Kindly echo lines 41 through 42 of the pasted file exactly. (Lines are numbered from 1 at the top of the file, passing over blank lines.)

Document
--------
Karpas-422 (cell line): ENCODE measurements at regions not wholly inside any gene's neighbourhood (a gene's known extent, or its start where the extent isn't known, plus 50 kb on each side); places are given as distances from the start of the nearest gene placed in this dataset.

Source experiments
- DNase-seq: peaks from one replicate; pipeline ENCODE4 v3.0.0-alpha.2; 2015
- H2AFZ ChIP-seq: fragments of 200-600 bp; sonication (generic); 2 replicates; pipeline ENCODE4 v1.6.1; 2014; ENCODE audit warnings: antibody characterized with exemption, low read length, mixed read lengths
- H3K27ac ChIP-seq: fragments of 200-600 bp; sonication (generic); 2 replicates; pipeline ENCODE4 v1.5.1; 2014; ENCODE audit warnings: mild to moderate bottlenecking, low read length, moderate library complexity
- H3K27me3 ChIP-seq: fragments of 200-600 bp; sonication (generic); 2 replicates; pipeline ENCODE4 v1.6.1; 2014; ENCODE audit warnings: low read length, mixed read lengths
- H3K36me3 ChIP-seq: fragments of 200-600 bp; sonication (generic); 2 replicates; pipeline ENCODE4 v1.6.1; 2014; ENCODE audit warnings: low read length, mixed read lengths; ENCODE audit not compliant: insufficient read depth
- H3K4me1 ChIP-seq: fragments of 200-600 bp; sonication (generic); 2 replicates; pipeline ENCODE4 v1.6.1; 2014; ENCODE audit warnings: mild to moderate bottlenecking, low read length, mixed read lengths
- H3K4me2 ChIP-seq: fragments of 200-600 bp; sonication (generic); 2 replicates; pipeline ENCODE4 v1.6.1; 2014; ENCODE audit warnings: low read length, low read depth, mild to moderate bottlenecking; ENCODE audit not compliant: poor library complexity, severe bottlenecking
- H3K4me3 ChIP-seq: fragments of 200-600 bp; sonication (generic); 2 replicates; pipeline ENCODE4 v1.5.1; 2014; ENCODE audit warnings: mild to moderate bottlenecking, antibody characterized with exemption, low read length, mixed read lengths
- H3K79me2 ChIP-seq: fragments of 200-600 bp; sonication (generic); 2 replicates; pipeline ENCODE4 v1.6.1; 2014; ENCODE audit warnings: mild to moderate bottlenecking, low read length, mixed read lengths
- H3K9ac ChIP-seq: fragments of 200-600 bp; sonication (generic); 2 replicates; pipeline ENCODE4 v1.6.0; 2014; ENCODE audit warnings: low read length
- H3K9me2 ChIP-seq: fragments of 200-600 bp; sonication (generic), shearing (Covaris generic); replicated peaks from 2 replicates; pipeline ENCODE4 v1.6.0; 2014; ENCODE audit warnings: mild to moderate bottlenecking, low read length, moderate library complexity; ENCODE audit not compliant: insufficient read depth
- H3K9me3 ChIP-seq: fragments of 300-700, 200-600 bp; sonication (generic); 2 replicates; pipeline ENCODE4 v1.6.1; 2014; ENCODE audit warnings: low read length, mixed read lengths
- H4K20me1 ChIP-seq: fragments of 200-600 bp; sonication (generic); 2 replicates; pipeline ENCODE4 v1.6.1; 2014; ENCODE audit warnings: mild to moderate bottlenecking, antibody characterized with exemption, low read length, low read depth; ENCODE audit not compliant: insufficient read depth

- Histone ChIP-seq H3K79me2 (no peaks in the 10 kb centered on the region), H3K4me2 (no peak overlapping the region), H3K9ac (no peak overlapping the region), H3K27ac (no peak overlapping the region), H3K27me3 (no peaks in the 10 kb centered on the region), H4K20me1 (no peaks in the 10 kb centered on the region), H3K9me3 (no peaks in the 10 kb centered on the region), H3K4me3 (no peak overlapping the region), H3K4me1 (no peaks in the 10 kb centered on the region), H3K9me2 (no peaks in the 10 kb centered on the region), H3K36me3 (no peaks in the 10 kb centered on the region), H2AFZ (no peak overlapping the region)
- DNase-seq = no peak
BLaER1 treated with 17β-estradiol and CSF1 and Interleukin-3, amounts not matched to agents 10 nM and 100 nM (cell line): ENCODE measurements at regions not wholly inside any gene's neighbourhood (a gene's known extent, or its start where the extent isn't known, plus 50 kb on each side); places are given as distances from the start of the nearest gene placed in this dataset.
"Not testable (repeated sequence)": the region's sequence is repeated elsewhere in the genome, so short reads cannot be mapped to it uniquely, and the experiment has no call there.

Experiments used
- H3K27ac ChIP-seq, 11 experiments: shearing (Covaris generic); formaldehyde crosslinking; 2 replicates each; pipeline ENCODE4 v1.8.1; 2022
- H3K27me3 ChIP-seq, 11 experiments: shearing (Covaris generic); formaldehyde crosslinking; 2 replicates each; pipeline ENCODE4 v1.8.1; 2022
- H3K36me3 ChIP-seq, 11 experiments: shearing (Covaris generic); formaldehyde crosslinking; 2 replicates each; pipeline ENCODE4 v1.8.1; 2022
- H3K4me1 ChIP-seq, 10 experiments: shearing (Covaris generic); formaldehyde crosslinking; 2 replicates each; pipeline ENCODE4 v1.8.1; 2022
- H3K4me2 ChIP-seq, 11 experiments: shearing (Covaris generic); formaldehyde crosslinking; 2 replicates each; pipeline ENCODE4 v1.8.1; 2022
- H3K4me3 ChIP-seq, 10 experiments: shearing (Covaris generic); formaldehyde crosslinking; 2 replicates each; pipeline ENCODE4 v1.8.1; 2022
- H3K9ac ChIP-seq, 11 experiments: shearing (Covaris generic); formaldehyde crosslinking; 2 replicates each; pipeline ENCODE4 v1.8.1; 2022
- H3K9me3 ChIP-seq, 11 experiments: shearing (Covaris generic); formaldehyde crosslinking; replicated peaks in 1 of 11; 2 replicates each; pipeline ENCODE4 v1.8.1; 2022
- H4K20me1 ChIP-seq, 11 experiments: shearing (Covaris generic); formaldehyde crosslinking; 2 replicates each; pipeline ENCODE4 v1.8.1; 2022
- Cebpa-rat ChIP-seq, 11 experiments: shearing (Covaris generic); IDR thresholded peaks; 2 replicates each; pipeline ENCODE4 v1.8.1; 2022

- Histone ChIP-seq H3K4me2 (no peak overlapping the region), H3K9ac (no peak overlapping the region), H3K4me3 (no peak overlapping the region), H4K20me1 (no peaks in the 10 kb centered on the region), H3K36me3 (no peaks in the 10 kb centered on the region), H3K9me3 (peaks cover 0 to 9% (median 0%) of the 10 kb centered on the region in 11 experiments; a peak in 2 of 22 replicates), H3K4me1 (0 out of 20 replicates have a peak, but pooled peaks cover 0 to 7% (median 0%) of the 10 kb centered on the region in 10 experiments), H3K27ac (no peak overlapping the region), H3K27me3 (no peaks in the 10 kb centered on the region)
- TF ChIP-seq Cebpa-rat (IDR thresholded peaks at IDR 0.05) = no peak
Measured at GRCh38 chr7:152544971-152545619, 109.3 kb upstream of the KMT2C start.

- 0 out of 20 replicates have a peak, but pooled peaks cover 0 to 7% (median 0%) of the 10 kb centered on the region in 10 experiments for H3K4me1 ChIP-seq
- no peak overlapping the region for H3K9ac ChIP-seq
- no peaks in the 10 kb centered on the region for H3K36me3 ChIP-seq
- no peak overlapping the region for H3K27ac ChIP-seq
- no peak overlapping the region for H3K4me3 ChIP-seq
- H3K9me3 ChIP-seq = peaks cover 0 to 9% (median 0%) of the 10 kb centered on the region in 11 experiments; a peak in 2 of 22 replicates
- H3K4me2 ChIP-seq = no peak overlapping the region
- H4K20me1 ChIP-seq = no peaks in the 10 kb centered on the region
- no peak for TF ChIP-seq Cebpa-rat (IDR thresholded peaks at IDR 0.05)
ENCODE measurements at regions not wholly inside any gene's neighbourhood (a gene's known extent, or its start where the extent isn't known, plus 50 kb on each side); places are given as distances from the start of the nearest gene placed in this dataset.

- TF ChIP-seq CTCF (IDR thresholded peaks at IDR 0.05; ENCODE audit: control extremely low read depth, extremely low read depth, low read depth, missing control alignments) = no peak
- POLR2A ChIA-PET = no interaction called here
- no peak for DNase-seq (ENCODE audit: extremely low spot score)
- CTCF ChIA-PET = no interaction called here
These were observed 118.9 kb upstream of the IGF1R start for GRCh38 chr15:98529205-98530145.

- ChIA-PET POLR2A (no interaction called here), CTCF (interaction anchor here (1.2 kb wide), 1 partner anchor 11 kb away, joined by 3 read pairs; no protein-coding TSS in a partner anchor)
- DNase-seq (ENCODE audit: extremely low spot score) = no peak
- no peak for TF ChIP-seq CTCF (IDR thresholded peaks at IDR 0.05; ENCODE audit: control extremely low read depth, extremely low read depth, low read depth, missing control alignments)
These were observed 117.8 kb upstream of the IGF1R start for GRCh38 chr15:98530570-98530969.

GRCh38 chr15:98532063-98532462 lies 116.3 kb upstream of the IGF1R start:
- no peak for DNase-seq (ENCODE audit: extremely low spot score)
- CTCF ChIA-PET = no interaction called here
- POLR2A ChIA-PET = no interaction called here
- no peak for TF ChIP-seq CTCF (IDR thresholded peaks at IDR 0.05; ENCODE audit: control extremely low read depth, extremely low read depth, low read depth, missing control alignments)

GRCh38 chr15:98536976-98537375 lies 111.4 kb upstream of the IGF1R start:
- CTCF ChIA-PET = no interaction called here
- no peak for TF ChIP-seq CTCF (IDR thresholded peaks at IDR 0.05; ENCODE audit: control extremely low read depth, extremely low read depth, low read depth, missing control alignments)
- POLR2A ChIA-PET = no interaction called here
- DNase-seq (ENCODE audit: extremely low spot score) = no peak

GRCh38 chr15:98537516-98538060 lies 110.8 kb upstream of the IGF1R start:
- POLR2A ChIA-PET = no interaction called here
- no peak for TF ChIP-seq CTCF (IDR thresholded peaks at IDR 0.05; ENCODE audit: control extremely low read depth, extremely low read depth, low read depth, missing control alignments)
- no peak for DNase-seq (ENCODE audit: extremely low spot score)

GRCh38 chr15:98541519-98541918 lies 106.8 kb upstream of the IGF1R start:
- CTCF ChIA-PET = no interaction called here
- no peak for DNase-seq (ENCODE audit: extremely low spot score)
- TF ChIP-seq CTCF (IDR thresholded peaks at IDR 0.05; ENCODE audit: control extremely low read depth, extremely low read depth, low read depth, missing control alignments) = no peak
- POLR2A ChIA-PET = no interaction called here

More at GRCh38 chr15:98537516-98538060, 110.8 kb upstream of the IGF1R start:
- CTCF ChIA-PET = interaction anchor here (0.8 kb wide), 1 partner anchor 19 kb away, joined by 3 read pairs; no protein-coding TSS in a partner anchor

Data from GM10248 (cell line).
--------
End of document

- H4K20me1 ChIP-seq = no peaks in the 10 kb centered on the region
- no peak for TF ChIP-seq Cebpa-rat (IDR thresholded peaks at IDR 0.05)